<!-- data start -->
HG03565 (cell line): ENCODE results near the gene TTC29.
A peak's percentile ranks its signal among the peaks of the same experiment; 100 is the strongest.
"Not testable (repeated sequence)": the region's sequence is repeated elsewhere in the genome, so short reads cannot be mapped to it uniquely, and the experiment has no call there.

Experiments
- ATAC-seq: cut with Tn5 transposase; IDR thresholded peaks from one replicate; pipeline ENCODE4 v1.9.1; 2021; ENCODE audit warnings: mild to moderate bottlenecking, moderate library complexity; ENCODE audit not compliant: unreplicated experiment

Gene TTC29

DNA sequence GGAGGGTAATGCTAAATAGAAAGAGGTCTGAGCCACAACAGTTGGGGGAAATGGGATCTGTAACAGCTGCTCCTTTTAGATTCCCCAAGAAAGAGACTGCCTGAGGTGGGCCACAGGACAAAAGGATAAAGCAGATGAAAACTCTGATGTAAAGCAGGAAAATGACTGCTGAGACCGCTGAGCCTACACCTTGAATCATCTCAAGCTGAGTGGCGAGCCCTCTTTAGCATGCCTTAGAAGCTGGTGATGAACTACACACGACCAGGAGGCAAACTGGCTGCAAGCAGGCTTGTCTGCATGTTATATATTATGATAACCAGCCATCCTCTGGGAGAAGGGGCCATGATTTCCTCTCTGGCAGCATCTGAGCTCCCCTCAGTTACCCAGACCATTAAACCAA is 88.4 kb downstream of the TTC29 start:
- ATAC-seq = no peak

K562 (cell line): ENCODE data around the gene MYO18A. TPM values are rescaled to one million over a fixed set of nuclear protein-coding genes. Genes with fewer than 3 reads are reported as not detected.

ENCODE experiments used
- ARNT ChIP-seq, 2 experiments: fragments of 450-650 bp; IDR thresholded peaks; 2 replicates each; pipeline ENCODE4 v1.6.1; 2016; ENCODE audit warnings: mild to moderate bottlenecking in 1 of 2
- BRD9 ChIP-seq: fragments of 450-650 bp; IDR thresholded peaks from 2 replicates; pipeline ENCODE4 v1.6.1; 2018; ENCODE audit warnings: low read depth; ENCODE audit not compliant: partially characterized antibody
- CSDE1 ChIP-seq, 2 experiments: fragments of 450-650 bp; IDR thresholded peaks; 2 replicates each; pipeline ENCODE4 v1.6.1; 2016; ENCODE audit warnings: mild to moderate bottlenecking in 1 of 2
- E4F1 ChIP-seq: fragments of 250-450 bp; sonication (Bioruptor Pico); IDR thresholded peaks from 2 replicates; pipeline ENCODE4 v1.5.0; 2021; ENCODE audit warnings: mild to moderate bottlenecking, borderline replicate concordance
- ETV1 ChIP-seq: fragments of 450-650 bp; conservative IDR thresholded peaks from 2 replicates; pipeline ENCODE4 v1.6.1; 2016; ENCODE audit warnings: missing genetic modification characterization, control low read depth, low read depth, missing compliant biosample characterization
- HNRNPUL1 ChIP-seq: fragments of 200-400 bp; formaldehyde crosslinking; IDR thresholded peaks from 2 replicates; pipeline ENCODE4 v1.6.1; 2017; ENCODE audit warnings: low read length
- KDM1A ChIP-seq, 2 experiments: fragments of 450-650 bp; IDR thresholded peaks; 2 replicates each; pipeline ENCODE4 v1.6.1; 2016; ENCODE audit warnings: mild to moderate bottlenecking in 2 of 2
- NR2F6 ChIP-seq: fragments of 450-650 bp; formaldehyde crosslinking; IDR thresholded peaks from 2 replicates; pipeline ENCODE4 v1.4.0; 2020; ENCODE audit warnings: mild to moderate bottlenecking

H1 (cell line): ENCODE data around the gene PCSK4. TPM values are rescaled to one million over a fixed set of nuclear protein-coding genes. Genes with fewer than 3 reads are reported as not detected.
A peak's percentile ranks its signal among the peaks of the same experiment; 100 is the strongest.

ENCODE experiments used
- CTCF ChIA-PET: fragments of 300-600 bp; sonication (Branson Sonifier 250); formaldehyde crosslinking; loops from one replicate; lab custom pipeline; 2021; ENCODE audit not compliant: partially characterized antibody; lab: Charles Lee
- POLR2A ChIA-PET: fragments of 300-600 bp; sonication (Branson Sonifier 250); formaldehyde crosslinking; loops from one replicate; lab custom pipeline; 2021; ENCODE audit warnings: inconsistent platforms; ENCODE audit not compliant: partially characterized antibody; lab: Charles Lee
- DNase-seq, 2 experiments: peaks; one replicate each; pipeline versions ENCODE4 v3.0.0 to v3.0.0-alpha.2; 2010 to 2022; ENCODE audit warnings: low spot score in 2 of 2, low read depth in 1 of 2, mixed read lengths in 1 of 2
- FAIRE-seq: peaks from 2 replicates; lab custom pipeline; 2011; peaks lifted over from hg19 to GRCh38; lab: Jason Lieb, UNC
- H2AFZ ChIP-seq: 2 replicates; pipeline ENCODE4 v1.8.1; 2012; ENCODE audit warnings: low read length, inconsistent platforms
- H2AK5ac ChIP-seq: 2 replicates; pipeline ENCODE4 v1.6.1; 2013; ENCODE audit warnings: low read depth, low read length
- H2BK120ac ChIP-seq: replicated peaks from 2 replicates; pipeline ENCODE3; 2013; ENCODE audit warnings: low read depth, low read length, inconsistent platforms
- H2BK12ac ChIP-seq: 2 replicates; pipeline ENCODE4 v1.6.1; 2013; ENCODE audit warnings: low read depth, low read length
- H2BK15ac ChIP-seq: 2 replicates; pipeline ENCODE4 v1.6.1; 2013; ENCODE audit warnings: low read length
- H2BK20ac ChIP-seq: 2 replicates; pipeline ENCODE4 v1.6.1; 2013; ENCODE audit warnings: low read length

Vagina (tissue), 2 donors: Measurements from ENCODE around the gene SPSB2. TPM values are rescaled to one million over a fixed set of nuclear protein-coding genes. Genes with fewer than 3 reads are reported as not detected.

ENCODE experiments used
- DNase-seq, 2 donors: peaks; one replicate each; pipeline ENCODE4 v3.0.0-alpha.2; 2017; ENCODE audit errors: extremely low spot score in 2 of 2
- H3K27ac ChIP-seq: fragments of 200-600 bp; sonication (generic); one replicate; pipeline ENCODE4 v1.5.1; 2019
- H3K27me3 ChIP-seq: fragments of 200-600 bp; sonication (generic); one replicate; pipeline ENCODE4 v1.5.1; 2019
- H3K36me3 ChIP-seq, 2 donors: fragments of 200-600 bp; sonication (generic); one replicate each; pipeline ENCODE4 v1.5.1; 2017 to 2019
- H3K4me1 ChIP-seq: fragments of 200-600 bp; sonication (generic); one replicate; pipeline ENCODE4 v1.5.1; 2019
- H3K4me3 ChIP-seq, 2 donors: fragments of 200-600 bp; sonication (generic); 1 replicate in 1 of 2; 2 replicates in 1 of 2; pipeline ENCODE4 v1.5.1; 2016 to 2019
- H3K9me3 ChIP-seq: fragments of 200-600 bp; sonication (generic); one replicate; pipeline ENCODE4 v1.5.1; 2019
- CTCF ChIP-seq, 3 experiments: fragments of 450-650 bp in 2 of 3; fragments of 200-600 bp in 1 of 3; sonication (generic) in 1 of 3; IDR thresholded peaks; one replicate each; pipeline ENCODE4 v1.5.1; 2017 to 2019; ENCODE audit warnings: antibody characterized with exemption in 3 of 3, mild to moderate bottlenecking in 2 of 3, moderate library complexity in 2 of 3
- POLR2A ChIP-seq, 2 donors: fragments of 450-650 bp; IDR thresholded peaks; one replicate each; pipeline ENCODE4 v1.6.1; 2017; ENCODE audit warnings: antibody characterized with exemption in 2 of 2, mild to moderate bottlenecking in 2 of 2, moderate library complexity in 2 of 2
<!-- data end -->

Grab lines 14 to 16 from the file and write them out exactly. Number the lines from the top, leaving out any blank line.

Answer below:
- E4F1 ChIP-seq: fragments of 250-450 bp; sonication (Bioruptor Pico); IDR thresholded peaks from 2 replicates; pipeline ENCODE4 v1.5.0; 2021; ENCODE audit warnings: mild to moderate bottlenecking, borderline replicate concordance
- ETV1 ChIP-seq: fragments of 450-650 bp; conservative IDR thresholded peaks from 2 replicates; pipeline ENCODE4 v1.6.1; 2016; ENCODE audit warnings: missing genetic modification characterization, control low read depth, low read depth, missing compliant biosample characterization
- HNRNPUL1 ChIP-seq: fragments of 200-400 bp; formaldehyde crosslinking; IDR thresholded peaks from 2 replicates; pipeline ENCODE4 v1.6.1; 2017; ENCODE audit warnings: low read length